nationalize Meaning in the Cambridge English Dictionary Cambridge dictionaries logo

Meaning of “nationalize” in the English Dictionary

"nationalize" in British English

See all translations

nationalizeverb [T]

(UK usually nationalise) uk   us   /ˈnæʃ.ən.əl.aɪz/ /ˈnæʃ.nə.laɪz/
(of a ​government) to take ​control of a ​business or ​industry: The ​Mexicanpresident nationalized the ​railways in 1939.
nationalization
noun [U] (UK usually nationalisation) uk   us   /ˌnæʃ.ən.əl.aɪˈzeɪ.ʃən/ /ˌnæʃ.nə.laɪ-/
Nationalization of ​agriculture is on the government's ​agenda.
(Definition of nationalize from the Cambridge Advanced Learner’s Dictionary & Thesaurus © Cambridge University Press)

"nationalize" in American English

See all translations

nationalizeverb [T]

 us   /ˈnæʃ·ə·nəlˌɑɪz/
social studies to ​bringbusiness, ​industry, or ​land under the ​control or ​ownership of the ​government: The program’s ​hugecost makes it ​unlikely that ​Congress will ​try to nationalize ​healthcare in the near ​future.
nationalization
noun [U]  /ˌnæʃ·ən·əl·əˈzeɪ·ʃən, -ɑɪˈzeɪ·ʃən/
(Definition of nationalize from the Cambridge Academic Content Dictionary © Cambridge University Press)

"nationalize" in Business English

See all translations

nationalizeverb [T]

(UK also nationalise) uk   us   /ˈnæʃənəlaɪz/ GOVERNMENT, ECONOMICS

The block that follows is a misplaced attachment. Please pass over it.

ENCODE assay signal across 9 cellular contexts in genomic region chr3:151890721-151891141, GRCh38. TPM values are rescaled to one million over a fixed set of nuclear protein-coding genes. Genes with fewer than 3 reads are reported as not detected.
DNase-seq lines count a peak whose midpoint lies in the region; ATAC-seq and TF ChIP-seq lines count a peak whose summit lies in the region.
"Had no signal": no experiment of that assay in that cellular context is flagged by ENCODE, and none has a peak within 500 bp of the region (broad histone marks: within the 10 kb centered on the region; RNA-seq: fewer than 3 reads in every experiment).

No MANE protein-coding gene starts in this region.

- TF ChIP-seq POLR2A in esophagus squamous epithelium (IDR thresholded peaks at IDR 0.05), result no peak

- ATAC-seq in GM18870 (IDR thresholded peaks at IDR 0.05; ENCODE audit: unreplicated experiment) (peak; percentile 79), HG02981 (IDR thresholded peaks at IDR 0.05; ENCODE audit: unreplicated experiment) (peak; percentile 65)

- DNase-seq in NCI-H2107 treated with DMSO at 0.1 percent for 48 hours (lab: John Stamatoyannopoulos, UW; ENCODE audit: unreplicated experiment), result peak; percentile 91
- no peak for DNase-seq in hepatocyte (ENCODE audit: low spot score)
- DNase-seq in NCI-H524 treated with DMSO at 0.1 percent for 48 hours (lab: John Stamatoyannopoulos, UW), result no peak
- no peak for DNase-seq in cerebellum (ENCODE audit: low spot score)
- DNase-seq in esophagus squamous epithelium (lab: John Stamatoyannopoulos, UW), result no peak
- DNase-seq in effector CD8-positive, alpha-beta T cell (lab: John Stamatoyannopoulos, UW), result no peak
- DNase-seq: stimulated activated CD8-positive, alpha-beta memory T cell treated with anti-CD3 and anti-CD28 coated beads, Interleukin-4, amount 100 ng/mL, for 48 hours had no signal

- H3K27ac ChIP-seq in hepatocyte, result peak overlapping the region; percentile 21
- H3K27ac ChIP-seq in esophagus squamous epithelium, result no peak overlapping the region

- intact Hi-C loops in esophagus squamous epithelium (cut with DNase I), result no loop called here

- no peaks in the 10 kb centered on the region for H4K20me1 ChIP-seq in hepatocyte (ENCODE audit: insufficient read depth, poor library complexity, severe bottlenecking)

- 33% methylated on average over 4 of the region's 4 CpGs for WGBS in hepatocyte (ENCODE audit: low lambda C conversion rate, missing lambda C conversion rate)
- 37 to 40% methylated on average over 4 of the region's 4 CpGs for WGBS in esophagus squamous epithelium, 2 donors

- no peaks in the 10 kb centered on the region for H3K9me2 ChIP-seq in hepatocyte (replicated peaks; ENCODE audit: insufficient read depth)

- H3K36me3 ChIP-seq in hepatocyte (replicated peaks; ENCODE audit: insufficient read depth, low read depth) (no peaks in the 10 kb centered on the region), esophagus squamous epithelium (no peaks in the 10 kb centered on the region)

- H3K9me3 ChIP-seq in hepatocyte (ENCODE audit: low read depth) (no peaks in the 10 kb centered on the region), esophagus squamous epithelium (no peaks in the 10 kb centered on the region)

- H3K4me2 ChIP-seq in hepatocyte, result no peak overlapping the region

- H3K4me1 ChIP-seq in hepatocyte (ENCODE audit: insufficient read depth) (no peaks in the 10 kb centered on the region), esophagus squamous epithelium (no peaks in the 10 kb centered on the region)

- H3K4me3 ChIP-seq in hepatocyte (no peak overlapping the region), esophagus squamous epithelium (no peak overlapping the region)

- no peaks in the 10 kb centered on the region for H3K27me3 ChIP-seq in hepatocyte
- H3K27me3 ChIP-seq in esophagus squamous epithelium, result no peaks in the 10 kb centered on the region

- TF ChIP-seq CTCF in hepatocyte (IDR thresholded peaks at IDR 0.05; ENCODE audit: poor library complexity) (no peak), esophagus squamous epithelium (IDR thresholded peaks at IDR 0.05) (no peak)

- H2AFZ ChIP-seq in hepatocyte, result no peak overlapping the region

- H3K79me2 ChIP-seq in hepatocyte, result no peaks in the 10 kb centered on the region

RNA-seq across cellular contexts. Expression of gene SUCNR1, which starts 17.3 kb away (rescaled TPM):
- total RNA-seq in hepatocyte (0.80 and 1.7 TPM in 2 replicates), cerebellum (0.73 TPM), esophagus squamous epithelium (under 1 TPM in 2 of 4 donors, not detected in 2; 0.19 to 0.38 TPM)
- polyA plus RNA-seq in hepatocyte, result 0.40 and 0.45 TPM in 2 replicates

if a ​government nationalizes an ​industry or a ​company, it ​takescontrol of it and becomes the ​owner: Mexico nationalized its ​oilindustry in 1938 after decades of ​control by ​foreignoilcompanies. After 47 ​years as a nationalized ​industry, the ​governmentbroke Britain's ​railwaysystem into around 80 ​privatecompanies.
Compare
(Definition of nationalize from the Cambridge Business English Dictionary © Cambridge University Press)
What is the pronunciation of nationalize?
Add Cambridge dictionaries to your browser to your website

“nationalize” in British English

“nationalize” in American English

Word of the Day

carnival

(a special occasion or period of) public enjoyment and entertainment involving wearing unusual clothes, dancing, and eating and drinking, usually held in the streets of a city

Word of the Day

Chest pains and palpitations: talking about illness (2)
Chest pains and palpitations: talking about illness (2)
by Liz Walter,
February 03, 2016
My previous post (My leg hurts: Talking about illness (1)) presented some general vocabulary to use at the doctor’s. This one looks at some more specific areas of illness and explains some useful words and phrases that you may need to use or understand on a visit to the doctor’s. There are several

Read More 

farecasting noun
farecasting noun
February 08, 2016
predicting the optimum date to buy a plane ticket, especially on a website or using an app A handful of new and updated websites and apps are trying to perfect the art of what’s known as farecasting – predicting the best date to buy a ticket.

Read More